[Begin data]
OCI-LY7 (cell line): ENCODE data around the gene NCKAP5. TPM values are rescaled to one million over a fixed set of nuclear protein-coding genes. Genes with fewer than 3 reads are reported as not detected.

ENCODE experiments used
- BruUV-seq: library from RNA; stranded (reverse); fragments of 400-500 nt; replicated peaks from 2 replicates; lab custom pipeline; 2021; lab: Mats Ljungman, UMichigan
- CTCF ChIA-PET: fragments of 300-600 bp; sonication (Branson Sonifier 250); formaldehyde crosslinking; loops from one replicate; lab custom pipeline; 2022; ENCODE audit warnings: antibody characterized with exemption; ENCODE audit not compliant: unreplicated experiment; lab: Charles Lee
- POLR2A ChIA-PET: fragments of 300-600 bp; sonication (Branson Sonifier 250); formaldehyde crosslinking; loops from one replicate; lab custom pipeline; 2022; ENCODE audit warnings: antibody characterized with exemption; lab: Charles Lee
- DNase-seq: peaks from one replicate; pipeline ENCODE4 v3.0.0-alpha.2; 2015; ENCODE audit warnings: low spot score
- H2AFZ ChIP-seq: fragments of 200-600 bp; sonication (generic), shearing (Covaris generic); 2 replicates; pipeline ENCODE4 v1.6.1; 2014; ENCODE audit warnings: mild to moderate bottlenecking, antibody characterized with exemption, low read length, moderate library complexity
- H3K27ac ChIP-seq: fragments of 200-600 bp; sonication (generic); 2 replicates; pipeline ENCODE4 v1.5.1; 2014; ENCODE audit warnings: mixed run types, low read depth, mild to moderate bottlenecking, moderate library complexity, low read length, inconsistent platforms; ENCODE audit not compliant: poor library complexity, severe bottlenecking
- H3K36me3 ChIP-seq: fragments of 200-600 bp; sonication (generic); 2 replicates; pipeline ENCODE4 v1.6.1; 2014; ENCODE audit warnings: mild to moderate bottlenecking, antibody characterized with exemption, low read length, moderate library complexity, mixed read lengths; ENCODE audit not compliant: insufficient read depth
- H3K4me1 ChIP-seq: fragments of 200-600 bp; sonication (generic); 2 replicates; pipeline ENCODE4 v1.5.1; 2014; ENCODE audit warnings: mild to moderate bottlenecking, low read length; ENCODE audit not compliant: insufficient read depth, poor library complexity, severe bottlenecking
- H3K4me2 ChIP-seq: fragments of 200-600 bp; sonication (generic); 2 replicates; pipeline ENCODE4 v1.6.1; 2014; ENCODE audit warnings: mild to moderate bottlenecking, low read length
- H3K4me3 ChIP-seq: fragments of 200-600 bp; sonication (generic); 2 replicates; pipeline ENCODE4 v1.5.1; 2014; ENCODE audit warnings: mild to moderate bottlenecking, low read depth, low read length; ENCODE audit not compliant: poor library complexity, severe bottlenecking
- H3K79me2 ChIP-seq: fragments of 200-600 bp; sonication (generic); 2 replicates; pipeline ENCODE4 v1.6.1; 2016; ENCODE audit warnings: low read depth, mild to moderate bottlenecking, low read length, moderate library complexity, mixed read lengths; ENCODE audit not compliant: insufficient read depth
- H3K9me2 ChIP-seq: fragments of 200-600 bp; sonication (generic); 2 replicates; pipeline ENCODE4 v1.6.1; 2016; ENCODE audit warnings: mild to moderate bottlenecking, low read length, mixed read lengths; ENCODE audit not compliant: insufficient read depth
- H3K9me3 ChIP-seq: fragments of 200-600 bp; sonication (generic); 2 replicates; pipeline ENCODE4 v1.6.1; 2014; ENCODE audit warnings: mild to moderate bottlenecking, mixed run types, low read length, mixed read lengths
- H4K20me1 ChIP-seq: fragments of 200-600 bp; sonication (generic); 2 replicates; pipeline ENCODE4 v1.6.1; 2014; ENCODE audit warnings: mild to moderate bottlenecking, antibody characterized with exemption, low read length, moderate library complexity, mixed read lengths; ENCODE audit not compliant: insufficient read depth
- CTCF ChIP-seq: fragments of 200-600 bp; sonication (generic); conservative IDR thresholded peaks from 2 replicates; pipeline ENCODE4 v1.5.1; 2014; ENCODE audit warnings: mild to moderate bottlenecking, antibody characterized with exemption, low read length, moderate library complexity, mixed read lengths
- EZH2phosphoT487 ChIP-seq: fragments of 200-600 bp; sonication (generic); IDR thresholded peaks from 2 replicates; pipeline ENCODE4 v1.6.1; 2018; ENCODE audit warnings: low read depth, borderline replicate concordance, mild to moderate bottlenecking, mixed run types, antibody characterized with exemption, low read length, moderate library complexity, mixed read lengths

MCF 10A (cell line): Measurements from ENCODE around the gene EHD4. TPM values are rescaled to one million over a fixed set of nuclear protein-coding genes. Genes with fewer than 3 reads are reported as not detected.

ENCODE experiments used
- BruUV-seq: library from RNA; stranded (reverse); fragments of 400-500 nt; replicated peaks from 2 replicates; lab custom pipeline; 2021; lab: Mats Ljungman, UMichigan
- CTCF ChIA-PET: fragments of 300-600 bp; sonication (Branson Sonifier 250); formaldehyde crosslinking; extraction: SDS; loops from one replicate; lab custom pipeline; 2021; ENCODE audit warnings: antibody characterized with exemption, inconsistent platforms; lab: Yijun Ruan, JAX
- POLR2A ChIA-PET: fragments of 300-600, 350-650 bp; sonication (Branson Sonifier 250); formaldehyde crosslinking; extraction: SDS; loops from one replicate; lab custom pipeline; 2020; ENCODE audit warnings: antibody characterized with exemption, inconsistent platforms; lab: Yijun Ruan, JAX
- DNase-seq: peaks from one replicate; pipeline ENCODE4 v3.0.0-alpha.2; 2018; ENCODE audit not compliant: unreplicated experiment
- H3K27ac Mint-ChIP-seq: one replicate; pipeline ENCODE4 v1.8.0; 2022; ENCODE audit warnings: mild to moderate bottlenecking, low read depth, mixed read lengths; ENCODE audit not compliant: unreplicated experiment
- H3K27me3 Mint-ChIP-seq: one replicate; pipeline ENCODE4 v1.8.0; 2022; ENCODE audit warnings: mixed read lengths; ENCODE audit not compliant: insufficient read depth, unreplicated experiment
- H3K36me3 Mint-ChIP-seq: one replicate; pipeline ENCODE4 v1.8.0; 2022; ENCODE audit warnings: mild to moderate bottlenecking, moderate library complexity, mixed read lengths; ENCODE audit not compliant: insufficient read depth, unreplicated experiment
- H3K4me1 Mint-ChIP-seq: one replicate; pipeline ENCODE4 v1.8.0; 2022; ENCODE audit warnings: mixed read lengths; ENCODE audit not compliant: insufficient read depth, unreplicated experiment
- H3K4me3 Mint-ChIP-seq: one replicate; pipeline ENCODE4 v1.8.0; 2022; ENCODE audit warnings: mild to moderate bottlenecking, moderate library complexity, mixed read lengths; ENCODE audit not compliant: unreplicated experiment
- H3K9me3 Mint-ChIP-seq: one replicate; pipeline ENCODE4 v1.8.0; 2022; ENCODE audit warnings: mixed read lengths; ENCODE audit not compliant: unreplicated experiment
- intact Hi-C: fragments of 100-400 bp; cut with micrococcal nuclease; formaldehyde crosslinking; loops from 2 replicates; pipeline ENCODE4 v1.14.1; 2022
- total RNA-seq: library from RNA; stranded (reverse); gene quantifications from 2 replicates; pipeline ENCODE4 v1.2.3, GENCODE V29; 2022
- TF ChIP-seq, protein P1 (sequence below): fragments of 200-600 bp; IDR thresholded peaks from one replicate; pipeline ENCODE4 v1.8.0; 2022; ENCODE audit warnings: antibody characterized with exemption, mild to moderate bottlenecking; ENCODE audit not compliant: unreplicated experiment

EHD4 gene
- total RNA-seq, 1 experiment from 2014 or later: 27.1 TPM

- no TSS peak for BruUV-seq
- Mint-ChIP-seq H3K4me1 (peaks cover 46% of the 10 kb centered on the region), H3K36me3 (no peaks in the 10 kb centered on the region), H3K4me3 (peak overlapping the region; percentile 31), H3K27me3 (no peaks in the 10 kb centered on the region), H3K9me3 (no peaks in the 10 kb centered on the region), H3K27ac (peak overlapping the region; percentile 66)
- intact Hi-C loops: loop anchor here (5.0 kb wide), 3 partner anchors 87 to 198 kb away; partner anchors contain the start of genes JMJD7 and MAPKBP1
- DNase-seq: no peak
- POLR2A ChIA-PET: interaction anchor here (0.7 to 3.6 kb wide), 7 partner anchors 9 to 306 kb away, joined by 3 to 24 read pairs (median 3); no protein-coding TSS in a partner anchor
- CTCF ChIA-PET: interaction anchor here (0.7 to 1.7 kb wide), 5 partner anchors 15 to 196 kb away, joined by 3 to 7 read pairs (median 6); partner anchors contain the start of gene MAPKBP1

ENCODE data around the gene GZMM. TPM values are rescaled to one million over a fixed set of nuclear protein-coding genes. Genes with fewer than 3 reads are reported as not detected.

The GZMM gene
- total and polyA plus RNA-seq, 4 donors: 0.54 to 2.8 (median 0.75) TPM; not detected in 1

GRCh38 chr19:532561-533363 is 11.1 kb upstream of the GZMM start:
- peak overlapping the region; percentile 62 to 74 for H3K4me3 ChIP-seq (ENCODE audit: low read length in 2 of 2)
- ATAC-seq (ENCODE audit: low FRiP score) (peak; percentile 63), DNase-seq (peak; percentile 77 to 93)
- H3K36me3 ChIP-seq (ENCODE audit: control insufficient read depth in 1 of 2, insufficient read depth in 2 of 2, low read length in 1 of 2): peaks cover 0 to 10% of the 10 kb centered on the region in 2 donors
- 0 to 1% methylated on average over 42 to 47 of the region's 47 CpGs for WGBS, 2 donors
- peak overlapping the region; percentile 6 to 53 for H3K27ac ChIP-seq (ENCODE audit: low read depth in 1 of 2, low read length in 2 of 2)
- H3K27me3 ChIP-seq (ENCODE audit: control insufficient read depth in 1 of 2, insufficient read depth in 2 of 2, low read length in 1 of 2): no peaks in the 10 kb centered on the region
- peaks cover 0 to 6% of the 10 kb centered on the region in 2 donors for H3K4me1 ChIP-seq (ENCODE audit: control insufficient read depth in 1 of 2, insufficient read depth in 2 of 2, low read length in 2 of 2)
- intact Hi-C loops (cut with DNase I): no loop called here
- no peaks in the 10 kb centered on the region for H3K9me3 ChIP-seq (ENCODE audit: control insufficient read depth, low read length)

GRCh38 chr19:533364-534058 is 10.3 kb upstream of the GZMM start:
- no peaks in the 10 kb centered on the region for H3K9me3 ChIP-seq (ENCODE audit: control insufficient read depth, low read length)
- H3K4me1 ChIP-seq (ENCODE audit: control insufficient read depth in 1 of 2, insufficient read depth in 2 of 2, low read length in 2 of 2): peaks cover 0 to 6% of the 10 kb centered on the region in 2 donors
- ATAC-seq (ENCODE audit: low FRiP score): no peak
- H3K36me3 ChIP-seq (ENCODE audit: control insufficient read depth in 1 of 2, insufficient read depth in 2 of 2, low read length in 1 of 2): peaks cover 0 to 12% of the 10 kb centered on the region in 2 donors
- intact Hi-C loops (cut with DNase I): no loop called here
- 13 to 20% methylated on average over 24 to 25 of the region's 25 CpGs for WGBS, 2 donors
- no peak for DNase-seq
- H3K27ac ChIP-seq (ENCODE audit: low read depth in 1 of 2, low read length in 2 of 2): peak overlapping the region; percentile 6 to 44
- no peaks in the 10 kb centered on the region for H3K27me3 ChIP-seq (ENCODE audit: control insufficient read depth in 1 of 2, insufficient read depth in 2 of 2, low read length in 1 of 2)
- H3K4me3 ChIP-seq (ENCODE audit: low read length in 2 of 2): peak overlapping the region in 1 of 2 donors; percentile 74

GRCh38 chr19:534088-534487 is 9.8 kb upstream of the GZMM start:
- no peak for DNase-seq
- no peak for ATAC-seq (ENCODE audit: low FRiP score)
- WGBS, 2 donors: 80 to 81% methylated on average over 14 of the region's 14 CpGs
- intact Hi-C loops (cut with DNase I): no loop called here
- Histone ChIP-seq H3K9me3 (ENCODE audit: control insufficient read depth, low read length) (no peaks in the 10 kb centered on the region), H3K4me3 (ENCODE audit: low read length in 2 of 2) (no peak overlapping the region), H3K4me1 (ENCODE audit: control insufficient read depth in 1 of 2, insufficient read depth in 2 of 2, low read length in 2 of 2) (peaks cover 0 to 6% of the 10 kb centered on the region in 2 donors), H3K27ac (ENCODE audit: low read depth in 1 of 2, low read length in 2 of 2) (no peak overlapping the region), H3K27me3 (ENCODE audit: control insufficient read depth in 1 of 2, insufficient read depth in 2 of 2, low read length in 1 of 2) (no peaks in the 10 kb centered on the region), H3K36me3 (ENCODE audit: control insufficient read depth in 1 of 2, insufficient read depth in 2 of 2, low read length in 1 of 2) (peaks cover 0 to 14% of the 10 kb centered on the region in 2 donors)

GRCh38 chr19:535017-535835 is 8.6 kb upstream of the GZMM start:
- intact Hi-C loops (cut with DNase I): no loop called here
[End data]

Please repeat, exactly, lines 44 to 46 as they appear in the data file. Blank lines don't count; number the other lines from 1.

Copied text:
- total and polyA plus RNA-seq, 4 donors: 0.54 to 2.8 (median 0.75) TPM; not detected in 1

GRCh38 chr19:532561-533363 is 11.1 kb upstream of the GZMM start:
- peak overlapping the region; percentile 62 to 74 for H3K4me3 ChIP-seq (ENCODE audit: low read length in 2 of 2)